How Much in Taxes Do You Pay on an IRA in Retirement?

by Jeannine Mancini

    An IRA is a tax-advantaged account that allows you to save money for retirement. Whether you have a traditional or Roth IRA, you don't pay tax on the earnings while the account is growing. The earnings are reinvested and compounded for more growth. When you retire and begin to draw money from the IRA, the amount you pay in taxes depends on the type of IRA, your income and the amount of your withdrawals.

    Traditional IRAs

    A traditional IRA is funded with pre-tax dollars. You do not any taxes on the contributions or the interest they earn until you begin taking withdrawals during retirement. With a traditional IRA, each withdrawal is taxed as ordinary income. For example, if you are in the 15 percent tax bracket and you take a withdrawal of $10,000 during the tax year, you will owe $1,500 in federal income tax. If your state has a state income tax, you will pay those taxes as well.
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    Roth IRAs

    A Roth IRA is funded with after-tax dollars. The main advantage to a Roth IRA is that no only do your earnings grow tax-free, but when you retire and take withdrawals, you pay no income taxes -- not even on the earnings. Withdrawals are not reported as income on your tax return.

    Early Traditional IRA Withdrawals

    The IRS charges a penalty for taking early distributions. If you withdraw funds from a traditional IRA before reaching age 59 1/2, you are typically required to pay an additional 10 percent penalty on the distribution amount, in addition to the income taxes. Under certain circumstances, the penalty portion of the tax may be waived. For example, you can take penalty-free distributions to pay unreimbursed medical expenses that exceed 7.5 percent of your adjusted gross income. Higher education expenses for you, your spouse, your children or grandchildren also qualify as a special circumstance that allows you to withdraw money from your IRA without facing the early withdrawal fee.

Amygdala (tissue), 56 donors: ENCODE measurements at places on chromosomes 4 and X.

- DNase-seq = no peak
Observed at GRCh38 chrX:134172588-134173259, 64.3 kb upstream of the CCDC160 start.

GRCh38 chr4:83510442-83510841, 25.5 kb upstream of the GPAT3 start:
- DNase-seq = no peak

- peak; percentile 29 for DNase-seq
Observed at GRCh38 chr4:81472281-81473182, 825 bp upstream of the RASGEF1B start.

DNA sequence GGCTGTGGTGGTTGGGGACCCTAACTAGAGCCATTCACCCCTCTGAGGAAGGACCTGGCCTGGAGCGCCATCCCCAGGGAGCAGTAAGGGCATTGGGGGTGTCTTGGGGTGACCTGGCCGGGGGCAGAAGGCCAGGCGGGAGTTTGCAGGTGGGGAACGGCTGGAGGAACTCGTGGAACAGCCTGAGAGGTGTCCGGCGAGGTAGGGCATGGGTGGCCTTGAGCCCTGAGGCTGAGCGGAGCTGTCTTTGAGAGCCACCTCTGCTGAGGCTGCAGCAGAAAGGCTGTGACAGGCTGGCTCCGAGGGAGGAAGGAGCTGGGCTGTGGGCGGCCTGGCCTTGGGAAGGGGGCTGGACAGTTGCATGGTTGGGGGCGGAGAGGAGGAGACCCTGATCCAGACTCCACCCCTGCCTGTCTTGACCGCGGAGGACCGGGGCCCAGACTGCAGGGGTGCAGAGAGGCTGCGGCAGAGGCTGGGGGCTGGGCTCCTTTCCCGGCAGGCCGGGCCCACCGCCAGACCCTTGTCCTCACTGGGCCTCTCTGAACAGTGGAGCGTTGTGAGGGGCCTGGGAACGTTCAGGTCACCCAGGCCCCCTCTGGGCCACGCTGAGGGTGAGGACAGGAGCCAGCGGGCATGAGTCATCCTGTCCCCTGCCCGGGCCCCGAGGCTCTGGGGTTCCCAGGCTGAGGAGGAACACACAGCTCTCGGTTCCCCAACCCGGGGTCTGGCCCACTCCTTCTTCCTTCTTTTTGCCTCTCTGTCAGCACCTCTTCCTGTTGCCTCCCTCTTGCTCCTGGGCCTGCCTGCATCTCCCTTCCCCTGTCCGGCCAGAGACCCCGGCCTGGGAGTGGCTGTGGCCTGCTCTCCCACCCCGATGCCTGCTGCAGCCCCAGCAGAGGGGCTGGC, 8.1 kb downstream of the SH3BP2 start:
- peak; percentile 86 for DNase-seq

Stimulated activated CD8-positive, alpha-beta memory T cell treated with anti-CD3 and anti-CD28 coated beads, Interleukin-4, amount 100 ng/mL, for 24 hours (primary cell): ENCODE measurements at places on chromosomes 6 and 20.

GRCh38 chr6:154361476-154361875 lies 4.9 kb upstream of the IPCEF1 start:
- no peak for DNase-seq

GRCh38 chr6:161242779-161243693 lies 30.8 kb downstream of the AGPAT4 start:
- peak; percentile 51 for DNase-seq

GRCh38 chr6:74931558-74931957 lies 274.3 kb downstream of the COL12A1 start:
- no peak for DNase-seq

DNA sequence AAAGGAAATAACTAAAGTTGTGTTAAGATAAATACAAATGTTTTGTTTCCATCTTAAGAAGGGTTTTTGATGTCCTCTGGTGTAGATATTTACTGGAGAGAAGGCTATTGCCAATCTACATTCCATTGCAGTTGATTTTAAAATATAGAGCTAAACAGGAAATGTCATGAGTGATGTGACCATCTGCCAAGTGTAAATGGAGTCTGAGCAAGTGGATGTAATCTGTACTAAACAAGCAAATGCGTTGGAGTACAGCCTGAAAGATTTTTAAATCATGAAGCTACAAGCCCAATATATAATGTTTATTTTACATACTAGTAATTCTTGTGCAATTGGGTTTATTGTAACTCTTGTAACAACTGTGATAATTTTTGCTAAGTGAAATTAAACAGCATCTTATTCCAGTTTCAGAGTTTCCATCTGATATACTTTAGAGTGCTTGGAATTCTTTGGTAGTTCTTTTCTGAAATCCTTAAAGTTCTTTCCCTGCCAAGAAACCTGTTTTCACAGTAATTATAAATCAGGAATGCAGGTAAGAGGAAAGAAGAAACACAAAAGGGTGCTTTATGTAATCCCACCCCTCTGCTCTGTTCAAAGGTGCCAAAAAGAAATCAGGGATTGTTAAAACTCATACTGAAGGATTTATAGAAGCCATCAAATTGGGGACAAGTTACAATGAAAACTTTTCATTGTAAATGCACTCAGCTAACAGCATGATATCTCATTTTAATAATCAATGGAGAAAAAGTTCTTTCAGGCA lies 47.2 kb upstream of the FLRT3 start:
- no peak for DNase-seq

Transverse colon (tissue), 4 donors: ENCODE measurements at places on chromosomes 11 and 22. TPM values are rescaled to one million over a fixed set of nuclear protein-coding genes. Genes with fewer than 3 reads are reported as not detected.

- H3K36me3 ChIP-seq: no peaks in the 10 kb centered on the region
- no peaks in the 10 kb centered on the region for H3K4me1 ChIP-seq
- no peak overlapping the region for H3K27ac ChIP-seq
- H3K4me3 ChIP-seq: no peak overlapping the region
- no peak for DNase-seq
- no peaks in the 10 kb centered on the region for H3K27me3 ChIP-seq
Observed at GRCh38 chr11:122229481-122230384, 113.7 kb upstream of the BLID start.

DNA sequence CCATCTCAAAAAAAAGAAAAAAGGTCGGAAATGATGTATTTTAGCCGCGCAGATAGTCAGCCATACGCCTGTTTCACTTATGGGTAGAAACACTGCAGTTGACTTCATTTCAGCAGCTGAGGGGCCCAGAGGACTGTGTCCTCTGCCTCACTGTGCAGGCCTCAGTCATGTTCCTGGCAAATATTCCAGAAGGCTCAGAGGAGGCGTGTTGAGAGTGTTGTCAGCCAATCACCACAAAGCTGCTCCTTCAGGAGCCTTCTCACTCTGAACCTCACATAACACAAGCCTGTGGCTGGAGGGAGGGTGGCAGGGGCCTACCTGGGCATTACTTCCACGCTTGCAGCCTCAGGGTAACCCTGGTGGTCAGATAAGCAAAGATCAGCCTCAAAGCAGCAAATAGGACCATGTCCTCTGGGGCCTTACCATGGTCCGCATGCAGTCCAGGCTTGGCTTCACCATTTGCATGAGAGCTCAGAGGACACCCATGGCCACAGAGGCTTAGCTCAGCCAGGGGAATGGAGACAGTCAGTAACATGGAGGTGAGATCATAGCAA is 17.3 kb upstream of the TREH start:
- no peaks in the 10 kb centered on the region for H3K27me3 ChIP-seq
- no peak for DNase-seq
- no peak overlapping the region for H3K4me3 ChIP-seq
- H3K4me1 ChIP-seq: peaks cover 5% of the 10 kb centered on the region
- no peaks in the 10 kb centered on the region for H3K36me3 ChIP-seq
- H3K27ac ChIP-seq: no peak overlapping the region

Early Roth IRA Withdrawals

    You can withdraw your original contributions from a Roth IRA at any time without penalty, because you have already paid income tax on them. However, early withdrawals of any of your earnings are subject to the IRS 10 percent tax; in addition, income taxes are assessed on the earnings. Along with the age requirement of 59 1/2, the Roth IRA must be established for at least five years before you can withdraw earnings without penalty. Certain withdrawals of the contributions and earnings are allowed without penalty for certain expenses, however, including the purchase of a first home or college education costs.

    About the Author

    Jeannine Mancini, a Florida native, has been writing since 2003. Her articles have appeared in popular magazines such as "Parents" and "American Baby." She earned a Bachelor of Arts in literature from the University of Central Florida.

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